Foruzan Abdi was born in Tehran in 1957.
She was the captain of the National Volleyball team and a supporter of the People’s Mojahedin Organization of Iran (PMOI/MEK).
Her cellmates remember her for her open-mindedness and tolerant attitude towards other political prisoners. In one instance, her cellmate recalls, when a repenting prisoner who was in charge of the cell ordered another prisoner to separate her dishes from the others (because prison authorities treated prisoners who did not believe in God as “unclean”), Foruzan Abdi had intervened and stressed that “no one considers the prisoner as ‘unclean’ and whoever does, should separate her own dishes from others”. Foruzan Abdi had also kept her athletic spirits during her years of imprisonment and organized volleyball games during the short period when female prisoners had access to a volleyball court at Qezelhesar prison.
Arrest and detention of Foruzan Abdi
She was arrested in 1981.
One of her cellmates saying: “I saw her in section 8 of Qezelhesar in 1982. It was a section for special punishment and sometimes there were 25 to 30 people in a cell [that was meant to fit 3]… They placed Foruzan and some others in a restroom in early 1983. The place was so dirty that all of them contracted skin diseases. Then, they were transferred to solitary confinement at both Raja’i Shahr and Qezelhesar prisons where they stayed until early 1986.”
Foruzan Abdi was protesting against the inhuman rules and mistreatment of prisoners. As a result, for almost a year and half (fall 1983 – winter 1984), she was held in solitary confinement and was deprived from fresh air time, having contacts with others, reading newspapers, regular visits with her family.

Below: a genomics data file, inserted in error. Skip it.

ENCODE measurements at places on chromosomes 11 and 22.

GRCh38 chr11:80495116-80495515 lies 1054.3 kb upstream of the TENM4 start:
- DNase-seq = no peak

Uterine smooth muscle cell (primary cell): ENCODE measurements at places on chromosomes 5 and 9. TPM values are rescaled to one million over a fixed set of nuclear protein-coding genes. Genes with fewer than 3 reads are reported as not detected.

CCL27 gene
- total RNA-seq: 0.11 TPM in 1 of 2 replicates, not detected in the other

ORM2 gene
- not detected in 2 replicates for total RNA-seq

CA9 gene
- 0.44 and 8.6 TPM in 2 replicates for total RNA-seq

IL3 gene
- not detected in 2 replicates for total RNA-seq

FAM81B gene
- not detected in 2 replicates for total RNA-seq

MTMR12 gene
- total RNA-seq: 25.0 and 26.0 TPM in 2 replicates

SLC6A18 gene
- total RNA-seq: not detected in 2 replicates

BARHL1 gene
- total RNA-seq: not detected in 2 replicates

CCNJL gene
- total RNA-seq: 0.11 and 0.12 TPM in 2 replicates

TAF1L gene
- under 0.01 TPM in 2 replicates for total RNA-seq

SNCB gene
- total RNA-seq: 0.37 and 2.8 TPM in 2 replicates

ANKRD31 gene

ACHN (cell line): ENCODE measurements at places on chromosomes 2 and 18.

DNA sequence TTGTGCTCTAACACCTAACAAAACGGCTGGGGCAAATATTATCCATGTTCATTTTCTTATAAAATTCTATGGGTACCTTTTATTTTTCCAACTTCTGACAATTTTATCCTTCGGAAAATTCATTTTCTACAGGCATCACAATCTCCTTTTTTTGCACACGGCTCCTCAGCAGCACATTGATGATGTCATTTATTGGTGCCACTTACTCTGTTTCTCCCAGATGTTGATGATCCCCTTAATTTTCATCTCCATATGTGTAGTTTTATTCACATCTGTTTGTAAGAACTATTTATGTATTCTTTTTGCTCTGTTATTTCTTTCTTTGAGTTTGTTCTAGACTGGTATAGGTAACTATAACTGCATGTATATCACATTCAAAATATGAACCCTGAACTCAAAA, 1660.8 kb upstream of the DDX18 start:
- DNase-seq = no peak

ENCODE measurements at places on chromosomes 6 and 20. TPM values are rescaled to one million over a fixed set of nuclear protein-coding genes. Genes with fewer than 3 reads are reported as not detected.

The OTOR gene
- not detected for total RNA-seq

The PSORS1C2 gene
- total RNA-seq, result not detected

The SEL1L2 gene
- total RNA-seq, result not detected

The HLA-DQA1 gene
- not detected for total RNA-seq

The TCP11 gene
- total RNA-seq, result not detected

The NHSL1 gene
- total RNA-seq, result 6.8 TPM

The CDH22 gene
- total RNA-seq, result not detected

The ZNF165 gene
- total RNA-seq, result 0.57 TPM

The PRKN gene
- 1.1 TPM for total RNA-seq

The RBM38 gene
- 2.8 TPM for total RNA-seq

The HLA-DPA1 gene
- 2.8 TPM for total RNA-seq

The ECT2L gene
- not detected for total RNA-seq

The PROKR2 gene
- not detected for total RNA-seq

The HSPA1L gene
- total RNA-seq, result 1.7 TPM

Sometime in 1986, Foruzan Abdi was transferred from Raja’i Shahr to Evin prison where she was detained until her execution. During this period, she also spent most of her imprisonment in the closed section of the ward that prison authorities used for punishing prisoners. Those held in this section were held in closed cells and were allowed to leave their cells 3 times a day (for 30 minutes), during which time they could use the bathroom, wash their dishes and their clothes.
Foruzan Abdi was executed along with 30 000 other prisoners, mostly PMOI, when the Iranian regime carried out the massacre of political prisoners in the summer of 1988.
Today, women are fighting to enter volleyball stadiums to watch games. Foruzan Abdi, member of national volleyball team was executed in 1988 by the Iranian regime for wanting all women to live in freedom and democracy.
1988 Massacre of Political Prisoners in Iran
A Crime Against Humanity
- In 1988, the Iranian regime massacred 30,000 political prisoners.
- The executions took place based on a fatwa by Supreme Leader Khomeini.
- Three-member commissions known as ‘Death Commissions’ were formed across Iran sending political prisoners who refused to abandon their beliefs to execution.
- The victims were buried in secret mass graves.
- The perpetrators continue to enjoy impunity.
- Since 2016, the names of nearly 100 ‘Death Commission’ members have been revealed. Many still hold senior positions in the Iranian judiciary or government.
The Human Rights Council needs to conduct an international investigation into the 1988 massacre. This would be the first step to end the impunity for the officials, agents and those who ordered the largest political crime of the century.
Khamenei and other leaders of the regime need to be prosecuted and face justice for committing crimes against humanity.